When Covid-19 changed our lives at the end of 2019 and beginning of 2020, seemingly forever, one of the most common symptoms that helped identify the disease was the total loss of smell (anosmia) or partial loss of smell (hyposmia). According to global statistics, this occurs in approximately half of the cases and the recovery period varies between weeks and years. But some people suffer from a less well-known sequelae: parosmia. Keep reading so you know what it is, how it affects those who suffer from it, and what can be done.
Imagine that you wake up early in the morning and smell like rotten meat or garbage. When you leave your room, the only thing you find is your partner preparing pancakes and bacon for breakfast, something that previously seemed delicious to you. This is parosmia: a distortion of smell that makes some normal odors feel unpleasant. Scientists are still trying to understand why this is. At the moment, they believe that covid-19 causes damage to the nerves responsible for smell, as well as cells that support these nerves. When the nerves begin to regenerate, they may do so abnormally, which may be the cause of the distortion.
Sequela, not symptom
Although some cases of parosmia have been recorded during covid, the vast majority of people who suffer from it report it as a sequel, not as a symptom. Unlike anosmia or hyposmia that can arise while suffering from covid, it is more common for parosmia to arise some time later, even months. In fact, it may be a sign that you have fully recovered from the virus, and now all that remains is that aftereffect. As for the duration, it all depends on the patient. There are people who have recovered normality six months after infection, while for others it can take up to 18 months. However, there are cases in which it has taken up to two years for them to improve. Therefore, it is necessary to be patient.
Statistics and factors
A study published in the academic journal JAMA Network indicated that 75% of the people surveyed who had covid reported smell disorders, of which 45% specified that it was parosmia. Furthermore, 65% of the latter indicated that the pathology appeared some time later, during recovery. Although, as already mentioned, specialists are still studying this phenomenon, some coincidences have been detected that are currently listed as risk factors: being a woman (the majority of patients are women), having developed anosmia or hyposmia during the infection of covid, being young or having a history of nasal problems, such as chronic sinusitis or growth of the turbinates.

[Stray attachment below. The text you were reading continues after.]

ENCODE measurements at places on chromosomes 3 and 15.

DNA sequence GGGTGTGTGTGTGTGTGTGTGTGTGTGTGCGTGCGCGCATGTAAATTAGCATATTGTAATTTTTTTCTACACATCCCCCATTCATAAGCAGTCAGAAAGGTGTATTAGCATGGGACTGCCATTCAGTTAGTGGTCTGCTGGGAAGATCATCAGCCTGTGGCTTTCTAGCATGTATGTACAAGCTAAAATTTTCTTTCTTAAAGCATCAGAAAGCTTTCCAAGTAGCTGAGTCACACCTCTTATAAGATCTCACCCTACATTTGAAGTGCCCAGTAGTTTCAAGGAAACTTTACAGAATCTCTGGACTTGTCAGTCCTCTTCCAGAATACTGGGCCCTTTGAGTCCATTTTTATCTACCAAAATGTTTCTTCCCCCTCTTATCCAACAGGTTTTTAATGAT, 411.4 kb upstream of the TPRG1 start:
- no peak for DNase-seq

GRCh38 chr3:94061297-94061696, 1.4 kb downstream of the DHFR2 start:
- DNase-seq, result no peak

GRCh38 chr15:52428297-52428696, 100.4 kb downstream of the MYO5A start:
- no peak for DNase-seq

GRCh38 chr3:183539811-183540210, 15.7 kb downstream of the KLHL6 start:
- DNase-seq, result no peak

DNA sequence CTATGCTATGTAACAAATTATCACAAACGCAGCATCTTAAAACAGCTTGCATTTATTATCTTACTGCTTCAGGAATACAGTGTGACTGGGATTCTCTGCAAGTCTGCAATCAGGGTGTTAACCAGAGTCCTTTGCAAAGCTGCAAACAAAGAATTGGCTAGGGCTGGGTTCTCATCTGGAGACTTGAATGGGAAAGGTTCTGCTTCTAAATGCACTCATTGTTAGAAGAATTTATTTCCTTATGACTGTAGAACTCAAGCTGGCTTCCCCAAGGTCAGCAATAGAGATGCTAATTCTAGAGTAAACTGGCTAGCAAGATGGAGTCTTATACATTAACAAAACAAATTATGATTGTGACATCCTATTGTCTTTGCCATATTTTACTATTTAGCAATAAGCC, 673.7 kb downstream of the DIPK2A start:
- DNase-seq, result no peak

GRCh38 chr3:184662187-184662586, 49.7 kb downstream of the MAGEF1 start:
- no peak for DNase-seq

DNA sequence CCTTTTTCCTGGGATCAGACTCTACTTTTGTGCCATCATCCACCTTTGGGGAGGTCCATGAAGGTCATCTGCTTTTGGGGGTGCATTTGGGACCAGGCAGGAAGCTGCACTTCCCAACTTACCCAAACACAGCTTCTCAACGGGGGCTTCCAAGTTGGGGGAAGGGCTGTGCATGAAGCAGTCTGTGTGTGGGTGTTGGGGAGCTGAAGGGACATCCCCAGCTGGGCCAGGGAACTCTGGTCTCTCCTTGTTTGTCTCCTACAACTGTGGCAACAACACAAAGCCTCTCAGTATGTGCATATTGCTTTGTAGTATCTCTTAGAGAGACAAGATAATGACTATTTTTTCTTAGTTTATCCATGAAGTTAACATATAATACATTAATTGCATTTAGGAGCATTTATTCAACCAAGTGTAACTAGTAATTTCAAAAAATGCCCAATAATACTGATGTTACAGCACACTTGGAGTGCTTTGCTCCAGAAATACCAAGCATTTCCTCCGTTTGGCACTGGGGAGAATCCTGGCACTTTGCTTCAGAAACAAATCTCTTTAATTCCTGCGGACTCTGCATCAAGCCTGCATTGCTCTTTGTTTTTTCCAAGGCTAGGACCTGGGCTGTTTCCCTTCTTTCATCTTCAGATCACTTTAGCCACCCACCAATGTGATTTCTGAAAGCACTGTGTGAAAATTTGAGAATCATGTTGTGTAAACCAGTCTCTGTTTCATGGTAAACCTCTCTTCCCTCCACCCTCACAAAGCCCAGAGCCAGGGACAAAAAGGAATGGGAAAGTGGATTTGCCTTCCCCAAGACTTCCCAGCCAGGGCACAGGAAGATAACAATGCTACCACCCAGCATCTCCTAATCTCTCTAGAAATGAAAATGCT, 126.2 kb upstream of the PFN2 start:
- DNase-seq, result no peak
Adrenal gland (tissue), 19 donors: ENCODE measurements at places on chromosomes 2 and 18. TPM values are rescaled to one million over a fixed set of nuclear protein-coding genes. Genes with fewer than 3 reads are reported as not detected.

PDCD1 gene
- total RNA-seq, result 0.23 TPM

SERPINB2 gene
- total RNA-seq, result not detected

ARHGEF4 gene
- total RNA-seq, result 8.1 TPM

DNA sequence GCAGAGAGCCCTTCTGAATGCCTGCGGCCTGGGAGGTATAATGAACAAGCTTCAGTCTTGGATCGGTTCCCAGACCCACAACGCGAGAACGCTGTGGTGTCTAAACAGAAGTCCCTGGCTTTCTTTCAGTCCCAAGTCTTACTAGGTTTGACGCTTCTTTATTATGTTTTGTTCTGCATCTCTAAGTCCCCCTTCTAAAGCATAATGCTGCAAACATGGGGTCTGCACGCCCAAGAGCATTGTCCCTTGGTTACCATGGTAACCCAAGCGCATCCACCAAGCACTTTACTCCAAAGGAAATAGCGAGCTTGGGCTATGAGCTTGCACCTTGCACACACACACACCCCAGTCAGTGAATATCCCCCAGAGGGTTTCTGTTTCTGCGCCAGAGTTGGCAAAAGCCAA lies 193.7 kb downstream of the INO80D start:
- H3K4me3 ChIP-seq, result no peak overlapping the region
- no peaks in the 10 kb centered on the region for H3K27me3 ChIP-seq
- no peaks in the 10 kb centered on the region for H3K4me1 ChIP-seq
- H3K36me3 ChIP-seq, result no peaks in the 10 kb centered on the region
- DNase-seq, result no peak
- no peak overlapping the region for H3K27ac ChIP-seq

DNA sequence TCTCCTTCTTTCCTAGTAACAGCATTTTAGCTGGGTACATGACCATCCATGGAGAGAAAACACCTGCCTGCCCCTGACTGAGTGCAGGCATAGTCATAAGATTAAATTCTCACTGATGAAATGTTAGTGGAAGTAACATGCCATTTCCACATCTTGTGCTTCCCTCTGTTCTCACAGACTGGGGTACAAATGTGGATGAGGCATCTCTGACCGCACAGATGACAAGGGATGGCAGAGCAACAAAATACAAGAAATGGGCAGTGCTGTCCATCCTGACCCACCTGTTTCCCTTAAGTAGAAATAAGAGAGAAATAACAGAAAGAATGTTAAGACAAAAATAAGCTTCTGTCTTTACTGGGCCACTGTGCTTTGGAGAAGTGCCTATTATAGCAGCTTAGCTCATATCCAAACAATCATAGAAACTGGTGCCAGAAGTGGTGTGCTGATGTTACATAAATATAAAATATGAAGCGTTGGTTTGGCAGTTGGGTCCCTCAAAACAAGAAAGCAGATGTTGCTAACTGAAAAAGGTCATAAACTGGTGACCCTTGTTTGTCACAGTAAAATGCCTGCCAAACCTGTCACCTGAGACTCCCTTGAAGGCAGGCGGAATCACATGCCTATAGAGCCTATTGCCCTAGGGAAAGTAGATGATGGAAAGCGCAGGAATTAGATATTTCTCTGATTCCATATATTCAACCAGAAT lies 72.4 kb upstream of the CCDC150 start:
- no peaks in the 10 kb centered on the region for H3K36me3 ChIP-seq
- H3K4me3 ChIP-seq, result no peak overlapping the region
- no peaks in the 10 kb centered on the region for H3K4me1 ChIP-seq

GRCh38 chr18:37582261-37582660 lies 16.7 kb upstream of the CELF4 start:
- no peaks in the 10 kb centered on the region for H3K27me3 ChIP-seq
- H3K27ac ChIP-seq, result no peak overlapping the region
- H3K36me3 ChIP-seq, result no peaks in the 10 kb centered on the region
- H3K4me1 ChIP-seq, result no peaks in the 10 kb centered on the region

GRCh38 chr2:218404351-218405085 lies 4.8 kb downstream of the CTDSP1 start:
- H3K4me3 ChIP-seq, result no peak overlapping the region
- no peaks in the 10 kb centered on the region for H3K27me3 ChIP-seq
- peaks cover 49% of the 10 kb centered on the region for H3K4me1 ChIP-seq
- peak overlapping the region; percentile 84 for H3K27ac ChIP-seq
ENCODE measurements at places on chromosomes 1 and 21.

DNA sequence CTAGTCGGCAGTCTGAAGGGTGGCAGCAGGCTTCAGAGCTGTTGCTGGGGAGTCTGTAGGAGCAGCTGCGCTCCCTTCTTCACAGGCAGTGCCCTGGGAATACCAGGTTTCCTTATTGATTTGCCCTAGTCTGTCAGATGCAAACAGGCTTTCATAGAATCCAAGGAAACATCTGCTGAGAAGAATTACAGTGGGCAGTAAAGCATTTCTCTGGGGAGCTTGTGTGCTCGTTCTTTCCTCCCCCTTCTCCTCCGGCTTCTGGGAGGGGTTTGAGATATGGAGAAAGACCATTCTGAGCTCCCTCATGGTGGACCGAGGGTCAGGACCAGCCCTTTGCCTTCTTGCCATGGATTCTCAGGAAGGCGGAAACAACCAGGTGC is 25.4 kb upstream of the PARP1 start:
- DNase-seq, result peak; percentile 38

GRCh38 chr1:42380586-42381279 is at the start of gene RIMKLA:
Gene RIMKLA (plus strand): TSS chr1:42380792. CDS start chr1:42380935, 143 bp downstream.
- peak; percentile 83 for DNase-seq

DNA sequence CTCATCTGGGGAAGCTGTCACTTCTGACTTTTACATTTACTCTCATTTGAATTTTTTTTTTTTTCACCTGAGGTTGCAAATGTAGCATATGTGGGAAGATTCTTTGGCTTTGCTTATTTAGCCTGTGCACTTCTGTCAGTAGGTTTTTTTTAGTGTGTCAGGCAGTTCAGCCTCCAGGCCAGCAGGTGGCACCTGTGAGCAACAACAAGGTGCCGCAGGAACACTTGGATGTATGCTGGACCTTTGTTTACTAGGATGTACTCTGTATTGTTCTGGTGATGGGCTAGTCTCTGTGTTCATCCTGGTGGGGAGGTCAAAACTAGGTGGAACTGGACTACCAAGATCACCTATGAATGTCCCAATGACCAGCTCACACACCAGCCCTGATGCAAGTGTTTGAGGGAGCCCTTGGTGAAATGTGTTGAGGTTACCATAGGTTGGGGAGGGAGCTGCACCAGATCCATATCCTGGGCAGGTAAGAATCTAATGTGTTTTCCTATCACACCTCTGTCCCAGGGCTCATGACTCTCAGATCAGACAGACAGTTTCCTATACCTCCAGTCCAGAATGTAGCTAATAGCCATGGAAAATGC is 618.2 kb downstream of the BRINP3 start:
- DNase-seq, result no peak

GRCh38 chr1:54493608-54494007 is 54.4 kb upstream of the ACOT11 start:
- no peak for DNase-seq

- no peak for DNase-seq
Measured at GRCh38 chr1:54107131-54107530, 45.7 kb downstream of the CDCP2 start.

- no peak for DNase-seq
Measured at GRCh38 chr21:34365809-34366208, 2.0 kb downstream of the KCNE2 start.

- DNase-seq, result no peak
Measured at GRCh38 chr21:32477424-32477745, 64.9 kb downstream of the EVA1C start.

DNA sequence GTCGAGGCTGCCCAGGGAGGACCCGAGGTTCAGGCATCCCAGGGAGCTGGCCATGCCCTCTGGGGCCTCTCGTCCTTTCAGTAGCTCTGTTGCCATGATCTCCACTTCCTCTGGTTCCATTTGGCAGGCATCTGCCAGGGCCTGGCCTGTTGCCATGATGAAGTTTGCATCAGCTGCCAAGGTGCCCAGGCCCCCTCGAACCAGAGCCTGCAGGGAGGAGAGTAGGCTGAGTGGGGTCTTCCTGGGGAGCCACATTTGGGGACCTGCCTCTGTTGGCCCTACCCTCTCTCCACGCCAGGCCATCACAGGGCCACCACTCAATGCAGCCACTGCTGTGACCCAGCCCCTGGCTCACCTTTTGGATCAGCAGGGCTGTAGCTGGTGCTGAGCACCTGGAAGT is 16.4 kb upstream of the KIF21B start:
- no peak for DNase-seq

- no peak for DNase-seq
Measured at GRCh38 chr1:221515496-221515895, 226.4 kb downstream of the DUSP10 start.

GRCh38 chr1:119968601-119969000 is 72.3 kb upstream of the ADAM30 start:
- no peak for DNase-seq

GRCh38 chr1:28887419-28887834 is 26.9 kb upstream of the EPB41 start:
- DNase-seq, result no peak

Since smell and taste are related, when one is affected, usually the other is as well. Also, would you want to drink that coffee if it smells like vinegar to you? People who have parosmia describe that everything smells “drainy,” stale, sour, like rotten eggs, or too sweet. This can make it very difficult for the person to enjoy eating and drinking, because they may even suffer from nausea, thus causing problems such as eating disorders, weight loss, depression, anxiety and social isolation. And the distortion is not only with food odors. Many people point out that they cannot stand the smell of their partner, their children or even their own smell, and that they even hate the smell of their regular soap. All of this can make daily life difficult.
No cure for now
Unfortunately, there is still no definitive cure for parosmia, other than time. Some specialists recommend treatments with intranasal steroid sprays, saline water irrigation, and neuromodulatory medications such as antipsychotics, anticonvulsants, and gabapentin, but the effectiveness of all of these has not been proven. On the other hand, many patients undergo olfactory training therapy, which has had better results in improving this sense. This is done by choosing four scents (the most common are lavender, lemon, cloves, eucalyptus, etc., i.e. strong smells) and smelling each one for 15 to 30 seconds, twice a day, preferably in the morning before breakfast. and at night, before going to sleep. It is recommended to do this for at least 24 weeks.
What else can be done?
There are some things that, according to specialists, can be done to make this situation, which can be quite annoying for many, more bearable. Keep a record of the odors that trigger the pathology and keep it in a visible place in your home, so that everyone can be aware. Try to eat more foods cold or at room temperature, as they generate fewer odors. When eating, if you dislike the smell, try to focus on the textures or temperatures and not so much on the aroma or flavor. On the other hand, remember that your entire sense of smell is altered, so be sure to check the expiration dates on everything, keep your house ventilated, and check that the fire and carbon monoxide alarms are working properly. Finally, consider finding support groups or therapy for people with post-Covid symptoms. This condition can affect mental health, and having a support system is extremely important.